Date:           Wednesday, 05 Jul 2000 09:12:35 -0500
Subject: 11.1353 Re: Exploitation of Actors
Comment:        Re: SHK 11.1353 Re: Exploitation of Actors

>It's simple, people who persists in working in an area with too much
>supply get market wages -- nothing more, nothing less.   Be they actors
>or educators, this is not exploitation, but the market fairly reacting
>to the over supply of labor.  Believing otherwise is having ones head in
>"some kind of hole".

Personally, I think that children working in coal mines or sneaker
factories are exploited, even if there's a market for them.

The problem is a definitional one. If you assume that how the marker
reacts is "fairly" then there's no problem. Then it becomes "fair" that
women who want to become actors must simultaneously starve themselves
and get breast implants or Shakespeare is be done with tattoos and
handguns or that eight year olds assemble sneakers.

If you assume that the market has a reality beyond human intervention,
that it arises out of immutable laws of human nature and social
organisation, then it's neither fair nor unfair, but we've got to deal
with it.

But if you assume (as I do) that it's a human creation, a tool that
we've made to accomplish certain things, then it's worth it to think
about what's fair and what's not fair--should there be a space for
innovative--or merely self-indulgent--production and scholarship? Should
there be a space for meticulous scrutiny of the archive for results that
don't command a huge market? Should we make sure all our students get
acceptable (to them) grades so they don't whine to our supervisors who
can simply not put some of us on the schedule next semester? All sorts
of interesting things follow from the assumption that the market is
simply a tool--child labour laws, unions, the governmentally mandated
forty hour workweek and the Shakespeare play my university has committed
itself to put on once a year. Just because we have hammers doesn't mean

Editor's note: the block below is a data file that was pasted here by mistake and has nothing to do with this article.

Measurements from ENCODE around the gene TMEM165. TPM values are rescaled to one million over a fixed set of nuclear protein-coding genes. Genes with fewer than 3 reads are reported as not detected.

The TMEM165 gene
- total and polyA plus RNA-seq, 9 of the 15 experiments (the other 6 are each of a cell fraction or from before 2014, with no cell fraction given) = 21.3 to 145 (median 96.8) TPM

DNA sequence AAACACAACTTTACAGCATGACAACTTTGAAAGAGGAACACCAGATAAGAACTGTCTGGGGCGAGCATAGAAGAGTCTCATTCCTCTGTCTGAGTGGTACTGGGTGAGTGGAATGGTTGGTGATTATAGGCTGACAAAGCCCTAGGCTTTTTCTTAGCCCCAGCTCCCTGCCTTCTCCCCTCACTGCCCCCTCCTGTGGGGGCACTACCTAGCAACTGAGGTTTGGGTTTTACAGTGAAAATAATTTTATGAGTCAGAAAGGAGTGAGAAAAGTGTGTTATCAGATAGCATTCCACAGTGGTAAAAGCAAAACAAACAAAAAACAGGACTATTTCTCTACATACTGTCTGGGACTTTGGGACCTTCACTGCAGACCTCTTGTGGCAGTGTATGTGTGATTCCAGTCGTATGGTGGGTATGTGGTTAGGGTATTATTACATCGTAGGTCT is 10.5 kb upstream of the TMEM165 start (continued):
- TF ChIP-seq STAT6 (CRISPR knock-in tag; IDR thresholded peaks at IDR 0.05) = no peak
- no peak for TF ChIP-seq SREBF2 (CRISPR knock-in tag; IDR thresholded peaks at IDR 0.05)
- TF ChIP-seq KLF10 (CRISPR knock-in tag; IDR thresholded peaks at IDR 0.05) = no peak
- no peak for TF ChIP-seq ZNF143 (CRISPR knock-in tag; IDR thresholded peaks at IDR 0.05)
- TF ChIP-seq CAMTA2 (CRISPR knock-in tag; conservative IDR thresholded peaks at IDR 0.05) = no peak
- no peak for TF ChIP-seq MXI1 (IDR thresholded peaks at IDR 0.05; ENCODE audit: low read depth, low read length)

we have to treat everything as a nail. We could make iMacs.

I know my head's in some sort of hole. The problem is describing the
hole without losing my head.

Cheers,
Patrick.

[4]-------------------------------------------------------------
From:           Larry Weiss <
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 >
Date:           Wednesday, 05 Jul 2000 12:02:53 PDT
Subject: 11.1338 Re: Exploitation of Actors
Comment:        Re: SHK 11.1338 Re: Exploitation of Actors

Jeffrey Myers says

>I suspect the young actors and non-shareholders in his company were not
>always compensated in proportion to their contributions.

What evidence justifies this suspicion?  In any event, how were their
"contributions" to be measured to determine proportionality?  The number
of lines read?  The number of arses their popularity put in the seats?
Was a nameless journeyman actor to be what Burbage got if he read as
many lines?

>As for the link between employment and exploitation, a fellow named Marx
>had a few things to say about that.  Anyone who doesn't realize that
>much of what passes in our time for employment is, to a greater or
>lesser extent, exploitation has his head in some kind of hole.

Why am I not surprised?  What I find astounding is that at the dawn of
the 21st Century anyone is citing Marx as authority for anything.